Richard Hodge stands on the corner of 24th and Burleigh, outside COA’s Goldin Center campus, on a sunny Friday afternoon. The bright greenish-yellow of his crossing guard uniform immediately catches the eye, a necessary characteristic in this line of work.
He fist-bumps children on their way by, creating a sense of safety that extends past the uniform. For Hodge, this isn’t just another job. “The most important thing is the safety of the kids,” he says.
This isn’t Hodge’s normal corner — he’s usually at 35th and Hampton — but he’s filling in for someone else today. It isn’t out of the ordinary, though. For Hodge, variety has always been in the job description.
“I changed careers three times,” says the now-retired 65-year-old.
He did automotive work before working as a chef and restaurant manager. Hodge said he’s grateful for the different experiences because they’ve helped him learn and grow but, if he could choose, he would have dedicated more time to the hospitality industry.
“Food service,” he says, remembering his days as a restaurant manager.
“Bein’ able to see different types of clienteles and makin’ sure that peoples’ comfort zone was met,” says Hodge. “It went well — perfect opportunity.”
Hodge, who grew up in Los Angeles before attending school at the Universities of Minnesota and Wisconsin, says it was jobs and education that brought him to the Midwest.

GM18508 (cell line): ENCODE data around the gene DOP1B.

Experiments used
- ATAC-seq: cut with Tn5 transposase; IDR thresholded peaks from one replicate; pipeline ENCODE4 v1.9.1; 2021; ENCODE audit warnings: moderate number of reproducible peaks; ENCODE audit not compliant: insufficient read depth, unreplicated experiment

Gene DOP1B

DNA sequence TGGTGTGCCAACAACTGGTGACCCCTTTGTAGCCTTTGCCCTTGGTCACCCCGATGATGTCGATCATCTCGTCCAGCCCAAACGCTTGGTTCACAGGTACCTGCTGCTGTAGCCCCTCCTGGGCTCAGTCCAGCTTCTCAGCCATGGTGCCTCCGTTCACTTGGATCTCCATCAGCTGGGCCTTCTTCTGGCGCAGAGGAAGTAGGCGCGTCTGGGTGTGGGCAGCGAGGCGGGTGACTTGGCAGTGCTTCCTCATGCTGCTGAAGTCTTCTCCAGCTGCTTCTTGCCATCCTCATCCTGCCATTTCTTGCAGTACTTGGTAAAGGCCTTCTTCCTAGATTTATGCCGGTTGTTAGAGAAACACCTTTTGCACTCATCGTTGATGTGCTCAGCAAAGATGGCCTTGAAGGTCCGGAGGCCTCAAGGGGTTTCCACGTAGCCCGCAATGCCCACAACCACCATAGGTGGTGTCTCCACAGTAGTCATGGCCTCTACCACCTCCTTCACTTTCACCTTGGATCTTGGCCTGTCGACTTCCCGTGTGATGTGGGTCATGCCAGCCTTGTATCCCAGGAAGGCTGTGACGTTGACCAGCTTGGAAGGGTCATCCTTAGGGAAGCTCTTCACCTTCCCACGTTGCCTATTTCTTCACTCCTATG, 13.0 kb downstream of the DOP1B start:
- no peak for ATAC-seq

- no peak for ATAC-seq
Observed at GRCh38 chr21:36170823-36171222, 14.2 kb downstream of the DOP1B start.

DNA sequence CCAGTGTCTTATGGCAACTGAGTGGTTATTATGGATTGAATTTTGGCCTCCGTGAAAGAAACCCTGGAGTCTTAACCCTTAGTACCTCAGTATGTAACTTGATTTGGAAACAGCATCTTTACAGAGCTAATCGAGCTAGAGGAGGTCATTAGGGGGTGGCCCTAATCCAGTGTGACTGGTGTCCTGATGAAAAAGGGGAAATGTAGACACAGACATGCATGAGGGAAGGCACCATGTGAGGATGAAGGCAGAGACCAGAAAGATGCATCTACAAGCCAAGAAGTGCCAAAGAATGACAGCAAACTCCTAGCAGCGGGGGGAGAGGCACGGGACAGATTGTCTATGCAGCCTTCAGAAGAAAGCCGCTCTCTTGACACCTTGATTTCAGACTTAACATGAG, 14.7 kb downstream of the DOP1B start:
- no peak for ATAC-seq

But it was family that made him stay. He has two adult children — 32 and 35 — and was married for 36 years before divorcing.
“It is what it is,” he says. “You grow apart. It’s not too uncommon for professional people to grow apart — that’s pretty typical, for the most part.”
“You have to accept what it is. It wasn’t bitter — we just grew apart.”
While some things have changed for Hodge, others haven’t. He still lives in the same place he’s been since 1979. “If you want to find a premiere place — [one of] the hidden jewels in Milwaukee — in that 1800 block of Cherry is a subdivision; it’s a jewel,” he says. “It’s great over there.”
And, even though he might wish some things would have turned out differently, Hodge has no regrets. “I have a great life,” he says. “I think I’ve done it well.”
Did you find value in Richard’s story? If so, please subscribe to our newsletter; we publish the story of a different Milwaukeean every week.
Milwaukee Stories is a nonprofit organization that works to bring you the real stories of regular people all across our city. This work is solely supported by individual contributions from people like you. Please consider becoming a sustaining member, or make a one-time donation, today.
Patron | $3 monthly (or $50 one-time) donation
Member | $7 monthly (or $100 one-time) donation
Partner | $25 monthly (or $500+ one-time) donation